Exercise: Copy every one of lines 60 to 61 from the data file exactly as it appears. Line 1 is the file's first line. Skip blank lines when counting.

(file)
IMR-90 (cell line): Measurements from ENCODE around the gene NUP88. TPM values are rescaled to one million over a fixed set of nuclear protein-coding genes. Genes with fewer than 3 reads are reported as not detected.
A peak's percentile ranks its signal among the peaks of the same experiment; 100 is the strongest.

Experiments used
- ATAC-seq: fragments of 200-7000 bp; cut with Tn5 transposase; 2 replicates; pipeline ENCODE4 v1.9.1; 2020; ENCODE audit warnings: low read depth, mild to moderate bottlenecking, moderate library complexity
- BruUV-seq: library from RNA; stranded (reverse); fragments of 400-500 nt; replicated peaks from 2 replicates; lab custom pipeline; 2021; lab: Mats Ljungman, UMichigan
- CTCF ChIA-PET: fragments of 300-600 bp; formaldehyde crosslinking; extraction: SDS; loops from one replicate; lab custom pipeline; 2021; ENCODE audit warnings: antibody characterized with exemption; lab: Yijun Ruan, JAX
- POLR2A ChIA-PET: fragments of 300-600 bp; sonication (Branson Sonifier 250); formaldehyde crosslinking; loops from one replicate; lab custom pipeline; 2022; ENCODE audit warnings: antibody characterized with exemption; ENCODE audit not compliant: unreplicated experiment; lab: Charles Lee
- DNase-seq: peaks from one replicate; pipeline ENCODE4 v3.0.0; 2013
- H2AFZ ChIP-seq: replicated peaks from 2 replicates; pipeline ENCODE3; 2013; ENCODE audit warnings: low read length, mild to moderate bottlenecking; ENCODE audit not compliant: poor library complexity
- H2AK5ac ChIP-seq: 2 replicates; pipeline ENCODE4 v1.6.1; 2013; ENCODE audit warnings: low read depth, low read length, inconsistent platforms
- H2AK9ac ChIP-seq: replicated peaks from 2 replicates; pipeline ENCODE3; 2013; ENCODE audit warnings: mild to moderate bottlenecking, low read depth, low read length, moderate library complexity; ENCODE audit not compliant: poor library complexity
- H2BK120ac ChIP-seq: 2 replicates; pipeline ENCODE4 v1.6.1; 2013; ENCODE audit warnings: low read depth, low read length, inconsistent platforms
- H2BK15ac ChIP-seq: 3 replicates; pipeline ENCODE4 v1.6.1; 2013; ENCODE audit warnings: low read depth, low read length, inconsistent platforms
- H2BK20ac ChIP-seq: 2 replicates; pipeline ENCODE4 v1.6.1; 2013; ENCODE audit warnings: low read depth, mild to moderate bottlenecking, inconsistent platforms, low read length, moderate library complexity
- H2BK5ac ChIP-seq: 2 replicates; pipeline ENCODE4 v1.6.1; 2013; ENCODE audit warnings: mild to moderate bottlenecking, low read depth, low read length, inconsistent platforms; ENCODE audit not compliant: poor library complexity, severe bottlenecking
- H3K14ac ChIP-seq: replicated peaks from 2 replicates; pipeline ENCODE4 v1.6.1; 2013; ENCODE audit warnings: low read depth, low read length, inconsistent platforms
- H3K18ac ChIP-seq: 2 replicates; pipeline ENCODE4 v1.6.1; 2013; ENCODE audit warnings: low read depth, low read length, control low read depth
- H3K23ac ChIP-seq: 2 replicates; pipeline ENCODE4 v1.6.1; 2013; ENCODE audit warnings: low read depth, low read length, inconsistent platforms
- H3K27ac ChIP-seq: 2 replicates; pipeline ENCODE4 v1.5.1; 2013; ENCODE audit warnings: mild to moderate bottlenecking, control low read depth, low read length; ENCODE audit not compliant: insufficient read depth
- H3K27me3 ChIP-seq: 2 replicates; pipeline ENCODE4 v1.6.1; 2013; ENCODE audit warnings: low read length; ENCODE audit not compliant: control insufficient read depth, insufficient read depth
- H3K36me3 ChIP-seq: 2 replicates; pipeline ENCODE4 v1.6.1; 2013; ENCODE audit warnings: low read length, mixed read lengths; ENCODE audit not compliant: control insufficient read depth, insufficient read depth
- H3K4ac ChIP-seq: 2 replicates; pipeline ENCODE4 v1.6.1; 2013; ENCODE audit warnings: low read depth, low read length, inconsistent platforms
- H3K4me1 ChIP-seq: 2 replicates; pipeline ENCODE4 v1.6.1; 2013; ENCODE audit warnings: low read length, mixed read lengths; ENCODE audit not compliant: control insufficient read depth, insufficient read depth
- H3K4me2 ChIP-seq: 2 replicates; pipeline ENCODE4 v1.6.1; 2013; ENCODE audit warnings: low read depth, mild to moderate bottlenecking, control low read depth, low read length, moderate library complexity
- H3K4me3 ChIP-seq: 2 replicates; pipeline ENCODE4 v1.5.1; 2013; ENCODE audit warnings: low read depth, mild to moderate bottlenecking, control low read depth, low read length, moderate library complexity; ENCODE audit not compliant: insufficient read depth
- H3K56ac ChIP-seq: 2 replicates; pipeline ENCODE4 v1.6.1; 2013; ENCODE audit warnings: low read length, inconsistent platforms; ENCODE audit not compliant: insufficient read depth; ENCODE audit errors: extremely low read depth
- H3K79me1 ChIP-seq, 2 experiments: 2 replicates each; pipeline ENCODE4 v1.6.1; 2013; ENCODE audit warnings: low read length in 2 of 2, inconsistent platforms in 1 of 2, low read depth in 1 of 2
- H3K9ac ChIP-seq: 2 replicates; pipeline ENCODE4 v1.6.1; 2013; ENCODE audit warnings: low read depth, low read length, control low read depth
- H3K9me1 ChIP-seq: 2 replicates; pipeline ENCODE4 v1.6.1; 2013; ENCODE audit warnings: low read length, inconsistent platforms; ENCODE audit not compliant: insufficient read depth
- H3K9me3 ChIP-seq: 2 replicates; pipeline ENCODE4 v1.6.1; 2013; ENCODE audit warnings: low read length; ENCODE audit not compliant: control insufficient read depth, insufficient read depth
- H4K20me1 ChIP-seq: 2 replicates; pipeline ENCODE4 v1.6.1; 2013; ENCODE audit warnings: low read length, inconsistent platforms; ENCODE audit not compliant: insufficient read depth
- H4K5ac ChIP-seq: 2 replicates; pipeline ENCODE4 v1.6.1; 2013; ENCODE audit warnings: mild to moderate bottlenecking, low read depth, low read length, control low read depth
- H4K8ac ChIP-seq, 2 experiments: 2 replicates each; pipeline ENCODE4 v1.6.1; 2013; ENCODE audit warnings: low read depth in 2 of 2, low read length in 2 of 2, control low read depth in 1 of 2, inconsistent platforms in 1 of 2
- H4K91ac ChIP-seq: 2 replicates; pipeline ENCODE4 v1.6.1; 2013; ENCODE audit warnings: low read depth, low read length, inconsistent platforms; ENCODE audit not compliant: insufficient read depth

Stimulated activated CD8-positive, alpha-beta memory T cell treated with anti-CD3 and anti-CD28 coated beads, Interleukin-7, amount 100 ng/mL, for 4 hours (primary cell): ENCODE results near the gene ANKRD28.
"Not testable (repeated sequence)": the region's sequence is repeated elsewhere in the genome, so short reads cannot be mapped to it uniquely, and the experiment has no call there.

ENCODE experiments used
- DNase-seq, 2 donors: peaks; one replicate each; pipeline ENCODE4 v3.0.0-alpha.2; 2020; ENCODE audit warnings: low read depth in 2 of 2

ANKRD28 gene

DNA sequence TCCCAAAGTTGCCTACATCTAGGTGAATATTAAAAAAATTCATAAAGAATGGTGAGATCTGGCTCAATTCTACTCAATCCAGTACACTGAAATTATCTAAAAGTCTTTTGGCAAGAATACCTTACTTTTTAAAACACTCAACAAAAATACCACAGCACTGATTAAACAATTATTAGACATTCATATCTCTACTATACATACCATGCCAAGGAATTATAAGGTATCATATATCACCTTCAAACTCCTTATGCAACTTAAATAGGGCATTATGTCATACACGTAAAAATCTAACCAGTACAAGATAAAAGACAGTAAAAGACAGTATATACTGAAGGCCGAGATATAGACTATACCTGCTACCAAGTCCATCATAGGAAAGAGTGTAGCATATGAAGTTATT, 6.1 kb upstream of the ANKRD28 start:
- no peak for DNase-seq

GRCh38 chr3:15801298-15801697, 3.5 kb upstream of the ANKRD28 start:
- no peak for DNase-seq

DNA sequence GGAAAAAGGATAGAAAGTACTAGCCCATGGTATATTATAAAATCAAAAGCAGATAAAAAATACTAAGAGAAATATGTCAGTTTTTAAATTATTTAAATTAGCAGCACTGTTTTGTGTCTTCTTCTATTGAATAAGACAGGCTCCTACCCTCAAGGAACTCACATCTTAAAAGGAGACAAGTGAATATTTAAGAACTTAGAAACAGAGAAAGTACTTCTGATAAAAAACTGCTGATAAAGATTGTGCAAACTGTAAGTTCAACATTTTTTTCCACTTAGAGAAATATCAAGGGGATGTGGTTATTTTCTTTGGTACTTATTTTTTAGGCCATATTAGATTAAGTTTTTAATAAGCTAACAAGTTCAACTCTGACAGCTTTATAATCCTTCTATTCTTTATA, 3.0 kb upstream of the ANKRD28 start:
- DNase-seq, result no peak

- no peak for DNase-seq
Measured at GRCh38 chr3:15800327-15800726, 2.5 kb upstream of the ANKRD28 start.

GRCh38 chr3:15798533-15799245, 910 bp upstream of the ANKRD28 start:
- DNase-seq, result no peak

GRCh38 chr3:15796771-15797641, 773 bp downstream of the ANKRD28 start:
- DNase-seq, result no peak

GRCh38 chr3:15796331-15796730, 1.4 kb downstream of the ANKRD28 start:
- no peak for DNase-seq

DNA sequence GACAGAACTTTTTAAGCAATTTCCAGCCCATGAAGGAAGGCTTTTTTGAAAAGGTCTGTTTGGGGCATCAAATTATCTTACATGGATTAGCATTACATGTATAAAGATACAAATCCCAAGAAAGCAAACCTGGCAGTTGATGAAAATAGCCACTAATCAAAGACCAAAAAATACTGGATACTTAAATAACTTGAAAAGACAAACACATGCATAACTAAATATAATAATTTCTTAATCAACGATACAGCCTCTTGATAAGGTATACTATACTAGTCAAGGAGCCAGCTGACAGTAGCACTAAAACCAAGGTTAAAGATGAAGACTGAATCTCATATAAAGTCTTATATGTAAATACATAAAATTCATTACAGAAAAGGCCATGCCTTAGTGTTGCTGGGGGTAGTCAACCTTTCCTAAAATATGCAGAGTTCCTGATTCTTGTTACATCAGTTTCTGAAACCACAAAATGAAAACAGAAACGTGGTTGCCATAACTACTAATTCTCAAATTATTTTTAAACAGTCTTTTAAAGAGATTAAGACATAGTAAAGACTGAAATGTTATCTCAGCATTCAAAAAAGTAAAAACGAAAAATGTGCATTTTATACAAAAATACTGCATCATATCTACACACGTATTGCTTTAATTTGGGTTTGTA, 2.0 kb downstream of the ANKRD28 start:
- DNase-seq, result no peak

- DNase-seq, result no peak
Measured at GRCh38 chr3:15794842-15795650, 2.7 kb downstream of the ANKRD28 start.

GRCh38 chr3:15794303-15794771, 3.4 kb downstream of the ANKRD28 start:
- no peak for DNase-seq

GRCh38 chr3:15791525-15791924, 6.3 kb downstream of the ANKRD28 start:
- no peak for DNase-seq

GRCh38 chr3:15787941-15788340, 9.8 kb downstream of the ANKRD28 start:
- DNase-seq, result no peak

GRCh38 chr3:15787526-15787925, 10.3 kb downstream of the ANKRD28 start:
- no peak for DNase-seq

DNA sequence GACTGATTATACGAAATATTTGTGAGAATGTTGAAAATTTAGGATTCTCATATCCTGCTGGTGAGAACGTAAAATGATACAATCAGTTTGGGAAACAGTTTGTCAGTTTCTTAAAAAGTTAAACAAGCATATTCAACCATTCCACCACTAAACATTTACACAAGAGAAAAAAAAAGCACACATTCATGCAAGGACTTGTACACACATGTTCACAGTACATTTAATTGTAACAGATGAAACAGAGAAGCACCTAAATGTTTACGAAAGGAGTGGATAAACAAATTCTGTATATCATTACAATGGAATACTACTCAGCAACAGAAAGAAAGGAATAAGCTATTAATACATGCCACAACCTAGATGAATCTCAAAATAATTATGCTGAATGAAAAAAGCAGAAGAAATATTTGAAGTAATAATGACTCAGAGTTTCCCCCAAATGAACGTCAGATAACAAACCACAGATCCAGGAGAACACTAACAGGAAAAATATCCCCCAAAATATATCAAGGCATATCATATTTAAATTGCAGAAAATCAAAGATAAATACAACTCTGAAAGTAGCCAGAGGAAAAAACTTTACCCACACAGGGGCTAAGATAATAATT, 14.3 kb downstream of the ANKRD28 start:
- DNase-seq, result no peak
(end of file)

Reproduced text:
GRCh38 chr3:15791525-15791924, 6.3 kb downstream of the ANKRD28 start:
- no peak for DNase-seq